This bar has a small cabinet.
High speed rail, ready for surface and extended bar front.
This is the first project I designed and built myself, so please forgive the randomness of the building.
Suitable for dormitories or crowded University Apartments (like mine).
This is my shopping list.
Spent 120 at the local hardware store)
And some leftovers I used.
2: 8'2 "x4" 2: 4' x8' board for BC grade plywood, 1/4 "thick1: 4' x18" board, 1: the chrome handle of 8' x4 'outer corner is 2: 8 (
I'm sure there's a better name, but you'll see it in the photo)
Decree "month" of the month of slideminwax gathering and dyeing onescraps "(about 5 ft)
Pieces of 1'x4 (about 5 ft)
Many of the Oval DingTalk slots of Bradspaint brushsandpaperI started with cutting 2'x4 to make the frame of the bar.
I would like a base of 36 "wide 18" deep.
Side with cabinet and high-speed rail (
Called "back" from now on ")
Will be 44 "and the people next to it will go (the 'front')
Will be 48 "so we need to cut 2" x4 "accordingly ".
It most effectively maintains the size of the upright piece and places the rest in the middle.
Then cut off the side and front of the plywood and nail it on it.
There are several oval nails on both sides.
It's the bartender's dream to take the high-speed train.
Put the wine you use a lot there, and when all your friends drink rum and Coke, Jack and Coke, vodka supplements, etc, it makes life easier. . .
The rail should come out about 6 (
Leave a little extra space to make it more flexible).
I want to set aside a 15 minute gap, "starting at the bottom of the track, I chose the 18" track to make sure it is supported on the back 2 "x4" because, well, wine bottles are often very heavy.
Following the instructions in the bag, I opened the railing.
The top half of the railway has to be shortened to accommodate the speed I want.
I form four outer sides with scrap, then cut the plywood to form the bottom, then cut the front from the plywood to make the seat flush with the frame.
Also, I added a plywood about 2 "high across the bar so that the high speed rail and cabinet doors can be placed flush.
I used my leftovers again.
Cutting two pieces will become the support of the shelf.
I chose to put it at the bottom of the glassware and the extra bottle storage for about 5 ".
Flatten the bracket and nail it down.
Then cut off a piece of your shelf and put it on it.
In order for more people to get into the bottom, mine is not exactly 18 "deep.
Also added a few inches of plywood to the bottom (
Like under the rails)
So the door is flush.
The door was cut from plywood.
They are a little smaller than the entire width (
About 2 inch per side).
Make sure they are symmetrical no matter what size you choose.
I attached the hinge as per the attached instructions.
I cut the shelf into a suitable preparation area.
Extra inches are left on the front and gaps on the back to accommodate the Back 2 "x 4 ".
I nailed it to the back shelf and stuck it to the front with glue.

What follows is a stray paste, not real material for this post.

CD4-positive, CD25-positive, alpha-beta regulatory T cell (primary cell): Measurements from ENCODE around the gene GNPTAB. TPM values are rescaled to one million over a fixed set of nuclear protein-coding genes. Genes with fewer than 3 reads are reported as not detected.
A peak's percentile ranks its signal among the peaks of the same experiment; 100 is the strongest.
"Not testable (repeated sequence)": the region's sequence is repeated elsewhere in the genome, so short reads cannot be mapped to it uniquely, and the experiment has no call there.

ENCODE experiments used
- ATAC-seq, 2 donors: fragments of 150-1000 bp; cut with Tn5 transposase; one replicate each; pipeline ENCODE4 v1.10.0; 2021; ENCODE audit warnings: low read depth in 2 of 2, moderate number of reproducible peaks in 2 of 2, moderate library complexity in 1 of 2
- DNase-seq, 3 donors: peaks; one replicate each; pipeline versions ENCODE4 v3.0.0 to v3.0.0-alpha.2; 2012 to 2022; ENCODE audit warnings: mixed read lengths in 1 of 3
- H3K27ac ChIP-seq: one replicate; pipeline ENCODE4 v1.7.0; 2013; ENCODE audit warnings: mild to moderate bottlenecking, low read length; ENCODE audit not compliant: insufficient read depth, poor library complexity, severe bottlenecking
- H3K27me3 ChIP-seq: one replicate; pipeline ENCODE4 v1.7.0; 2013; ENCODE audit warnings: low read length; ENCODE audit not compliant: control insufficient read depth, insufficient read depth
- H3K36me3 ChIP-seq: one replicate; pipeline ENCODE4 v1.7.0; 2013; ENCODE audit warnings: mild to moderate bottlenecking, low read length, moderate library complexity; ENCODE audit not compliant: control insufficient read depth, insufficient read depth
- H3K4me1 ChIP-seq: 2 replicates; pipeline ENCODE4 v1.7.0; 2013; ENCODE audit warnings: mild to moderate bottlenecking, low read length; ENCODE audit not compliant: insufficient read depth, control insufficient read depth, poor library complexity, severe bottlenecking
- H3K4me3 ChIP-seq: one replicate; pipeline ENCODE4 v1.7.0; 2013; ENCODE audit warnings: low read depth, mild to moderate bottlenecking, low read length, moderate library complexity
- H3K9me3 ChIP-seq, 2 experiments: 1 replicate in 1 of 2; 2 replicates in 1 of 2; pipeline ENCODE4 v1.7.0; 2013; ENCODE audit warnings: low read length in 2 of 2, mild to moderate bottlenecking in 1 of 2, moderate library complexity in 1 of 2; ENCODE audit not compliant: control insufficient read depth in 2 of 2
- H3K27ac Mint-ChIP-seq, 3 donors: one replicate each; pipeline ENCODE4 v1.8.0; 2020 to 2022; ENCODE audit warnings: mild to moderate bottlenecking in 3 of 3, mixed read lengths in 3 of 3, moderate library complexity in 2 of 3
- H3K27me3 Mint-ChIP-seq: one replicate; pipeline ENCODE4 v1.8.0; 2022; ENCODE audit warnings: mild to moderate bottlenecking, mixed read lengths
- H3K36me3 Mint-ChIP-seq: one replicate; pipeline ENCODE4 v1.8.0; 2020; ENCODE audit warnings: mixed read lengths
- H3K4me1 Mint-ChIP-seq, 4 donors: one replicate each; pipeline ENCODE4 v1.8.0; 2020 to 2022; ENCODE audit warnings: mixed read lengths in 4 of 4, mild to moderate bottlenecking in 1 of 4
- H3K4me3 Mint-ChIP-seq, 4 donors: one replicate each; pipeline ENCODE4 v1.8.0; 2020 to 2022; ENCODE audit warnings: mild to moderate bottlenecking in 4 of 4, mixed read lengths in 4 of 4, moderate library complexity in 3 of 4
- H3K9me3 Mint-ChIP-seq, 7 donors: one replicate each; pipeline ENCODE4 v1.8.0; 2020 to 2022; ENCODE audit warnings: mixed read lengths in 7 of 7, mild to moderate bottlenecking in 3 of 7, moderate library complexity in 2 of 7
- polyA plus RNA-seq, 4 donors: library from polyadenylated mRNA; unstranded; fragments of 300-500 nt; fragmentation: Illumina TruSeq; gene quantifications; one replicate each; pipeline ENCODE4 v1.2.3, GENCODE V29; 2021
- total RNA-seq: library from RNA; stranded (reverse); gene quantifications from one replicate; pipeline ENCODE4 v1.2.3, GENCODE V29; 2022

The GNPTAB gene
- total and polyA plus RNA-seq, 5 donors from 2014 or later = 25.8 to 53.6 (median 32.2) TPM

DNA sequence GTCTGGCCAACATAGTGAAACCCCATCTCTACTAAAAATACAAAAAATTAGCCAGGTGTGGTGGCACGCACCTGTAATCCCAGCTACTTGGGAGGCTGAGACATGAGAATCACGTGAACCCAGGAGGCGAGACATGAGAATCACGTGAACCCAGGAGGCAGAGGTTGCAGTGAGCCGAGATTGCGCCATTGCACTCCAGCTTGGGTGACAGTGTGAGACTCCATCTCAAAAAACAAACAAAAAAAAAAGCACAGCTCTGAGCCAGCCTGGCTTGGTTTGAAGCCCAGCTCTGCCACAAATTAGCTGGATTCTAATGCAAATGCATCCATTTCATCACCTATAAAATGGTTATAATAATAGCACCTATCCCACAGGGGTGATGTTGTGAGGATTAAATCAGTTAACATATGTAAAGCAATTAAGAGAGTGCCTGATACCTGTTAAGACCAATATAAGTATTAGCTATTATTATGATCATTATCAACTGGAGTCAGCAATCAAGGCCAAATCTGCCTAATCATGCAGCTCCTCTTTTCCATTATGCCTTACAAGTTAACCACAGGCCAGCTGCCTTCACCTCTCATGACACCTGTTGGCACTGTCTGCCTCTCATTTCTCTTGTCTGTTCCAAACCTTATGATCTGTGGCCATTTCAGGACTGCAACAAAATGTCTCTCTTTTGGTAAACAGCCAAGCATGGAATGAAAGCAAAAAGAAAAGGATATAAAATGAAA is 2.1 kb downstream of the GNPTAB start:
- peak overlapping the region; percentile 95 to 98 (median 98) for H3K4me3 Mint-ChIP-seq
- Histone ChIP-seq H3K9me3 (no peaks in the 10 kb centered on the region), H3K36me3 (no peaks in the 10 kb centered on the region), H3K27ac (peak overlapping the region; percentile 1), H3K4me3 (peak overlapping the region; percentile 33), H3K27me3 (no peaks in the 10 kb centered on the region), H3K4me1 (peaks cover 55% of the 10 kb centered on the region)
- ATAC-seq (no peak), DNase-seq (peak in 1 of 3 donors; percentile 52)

When working at the back of the bar, there is no need to have extra nails in front to block the road.
Before putting on the last shelf, I decided to get dirty for no reason other than I was tired.
I used some stains. and-polyurethane-in-
One thing, it turned out to be very good.
Only one coat is needed.
I didn't bother to get the inside dirty.
When you're done, don't forget to leave the brush in the pine grease and wash it off.
The last shelf.
I decided to leave more than 1 on each side and 3 on the back and front.
What is important here is symmetry.
I only nailed it to the side, which seems solid for people.
I added a lock to the cabinet and a handle to the cabinet and high speed rail to complete the project.
If you choose to do so, follow the instructions that come with the lock and cabinet.
To get it done, I added a turn outside to get around the edges and cover up some bad Wood tricks.
It's only nailed to the side because it's just to see.
Some glue will work, I'm sure. And it's done!
It took a few hours to plan the specs I wanted, about 6 hours on the first day and 1 hour on the second day (
With Dad's construction help and expertise)
I think this can be a good way to scale up and become a more permanent bar.
When not using it as another way to save space, it can also represent a variety of cabinets.
For others, it would be nice to try to work in some sort of ice bucket located behind the prep area.
Bending some pieces of metal into a small cube, sealing in the corner, and a little drainage on the side, dripping the melted ice into a dollar, would be very simple.
Maybe someone has an idea about it?
I also have a wall hanging beer bottle opener and small towel rack that I will put aside when they arrive.
The bar suffered quite a bit of abuse over the course of the year and now is the time for the second edition. 0.
Does anyone have suggestions on what to add?
Of course, I will try to find a better railway system.
I'm also working on a way to add ice cubes.
I am open to any and all suggestions or comments.